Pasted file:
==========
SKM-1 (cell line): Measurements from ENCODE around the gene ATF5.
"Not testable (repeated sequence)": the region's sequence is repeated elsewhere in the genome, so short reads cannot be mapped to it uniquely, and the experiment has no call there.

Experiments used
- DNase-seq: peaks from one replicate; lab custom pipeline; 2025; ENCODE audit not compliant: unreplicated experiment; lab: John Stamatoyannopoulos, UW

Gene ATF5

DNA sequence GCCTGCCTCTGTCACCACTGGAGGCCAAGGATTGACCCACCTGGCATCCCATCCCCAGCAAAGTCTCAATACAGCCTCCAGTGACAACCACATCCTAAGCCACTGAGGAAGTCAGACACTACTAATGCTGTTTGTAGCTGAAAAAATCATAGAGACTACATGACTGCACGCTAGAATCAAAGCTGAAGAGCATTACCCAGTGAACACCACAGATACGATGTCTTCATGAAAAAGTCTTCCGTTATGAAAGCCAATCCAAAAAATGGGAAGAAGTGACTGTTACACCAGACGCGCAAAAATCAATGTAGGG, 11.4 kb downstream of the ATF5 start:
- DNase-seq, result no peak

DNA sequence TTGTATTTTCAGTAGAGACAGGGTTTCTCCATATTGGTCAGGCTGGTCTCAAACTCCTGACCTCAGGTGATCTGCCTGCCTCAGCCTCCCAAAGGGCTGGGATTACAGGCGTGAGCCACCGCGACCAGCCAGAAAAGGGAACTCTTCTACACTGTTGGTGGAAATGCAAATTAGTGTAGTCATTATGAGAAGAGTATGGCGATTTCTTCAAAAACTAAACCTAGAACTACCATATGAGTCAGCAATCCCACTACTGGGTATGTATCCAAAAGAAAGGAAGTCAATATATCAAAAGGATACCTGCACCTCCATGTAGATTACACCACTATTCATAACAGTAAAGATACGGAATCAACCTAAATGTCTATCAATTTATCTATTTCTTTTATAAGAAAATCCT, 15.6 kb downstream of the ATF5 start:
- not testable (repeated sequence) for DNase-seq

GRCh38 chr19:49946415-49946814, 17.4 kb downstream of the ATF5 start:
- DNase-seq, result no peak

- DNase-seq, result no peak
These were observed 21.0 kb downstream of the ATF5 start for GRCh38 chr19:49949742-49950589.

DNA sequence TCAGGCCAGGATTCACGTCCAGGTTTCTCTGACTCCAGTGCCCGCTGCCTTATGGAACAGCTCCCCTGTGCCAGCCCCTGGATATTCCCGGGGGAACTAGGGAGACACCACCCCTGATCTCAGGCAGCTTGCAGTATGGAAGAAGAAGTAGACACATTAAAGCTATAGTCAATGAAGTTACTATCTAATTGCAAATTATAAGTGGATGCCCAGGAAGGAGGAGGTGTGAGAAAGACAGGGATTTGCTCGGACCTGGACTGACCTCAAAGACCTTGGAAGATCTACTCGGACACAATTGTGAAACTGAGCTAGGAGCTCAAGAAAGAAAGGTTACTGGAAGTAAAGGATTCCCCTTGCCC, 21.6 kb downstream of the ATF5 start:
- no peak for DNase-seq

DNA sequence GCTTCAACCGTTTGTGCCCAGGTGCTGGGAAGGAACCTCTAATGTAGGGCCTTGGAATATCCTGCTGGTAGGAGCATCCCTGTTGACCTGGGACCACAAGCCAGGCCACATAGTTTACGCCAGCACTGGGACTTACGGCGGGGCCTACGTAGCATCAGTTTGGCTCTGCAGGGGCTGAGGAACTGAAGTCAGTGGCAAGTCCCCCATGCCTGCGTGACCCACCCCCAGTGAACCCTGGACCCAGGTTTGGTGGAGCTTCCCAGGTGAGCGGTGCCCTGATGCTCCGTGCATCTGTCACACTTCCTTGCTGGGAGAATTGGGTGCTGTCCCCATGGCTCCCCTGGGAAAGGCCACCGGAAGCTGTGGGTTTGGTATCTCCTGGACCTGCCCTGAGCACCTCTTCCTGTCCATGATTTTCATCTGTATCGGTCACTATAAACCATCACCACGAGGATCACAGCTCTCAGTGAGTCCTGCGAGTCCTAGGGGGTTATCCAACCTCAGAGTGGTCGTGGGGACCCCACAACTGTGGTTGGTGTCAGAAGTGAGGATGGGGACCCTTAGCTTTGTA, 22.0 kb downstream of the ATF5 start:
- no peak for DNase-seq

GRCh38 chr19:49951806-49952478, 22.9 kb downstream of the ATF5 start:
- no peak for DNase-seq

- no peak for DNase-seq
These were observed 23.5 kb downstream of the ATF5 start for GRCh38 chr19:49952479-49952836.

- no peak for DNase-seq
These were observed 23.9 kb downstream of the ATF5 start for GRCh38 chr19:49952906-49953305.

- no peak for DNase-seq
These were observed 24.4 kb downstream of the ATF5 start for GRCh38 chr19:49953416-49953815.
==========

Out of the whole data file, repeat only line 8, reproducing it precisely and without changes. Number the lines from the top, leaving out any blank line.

DNA sequence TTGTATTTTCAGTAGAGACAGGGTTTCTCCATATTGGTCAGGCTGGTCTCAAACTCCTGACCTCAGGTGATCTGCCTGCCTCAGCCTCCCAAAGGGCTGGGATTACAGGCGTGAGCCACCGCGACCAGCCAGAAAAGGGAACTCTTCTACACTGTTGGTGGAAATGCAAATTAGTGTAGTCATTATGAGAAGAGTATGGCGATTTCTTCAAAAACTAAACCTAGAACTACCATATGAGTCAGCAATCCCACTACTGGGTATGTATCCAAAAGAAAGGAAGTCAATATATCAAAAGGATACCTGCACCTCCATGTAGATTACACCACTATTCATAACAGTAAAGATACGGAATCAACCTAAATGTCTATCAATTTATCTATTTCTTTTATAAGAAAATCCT, 15.6 kb downstream of the ATF5 start: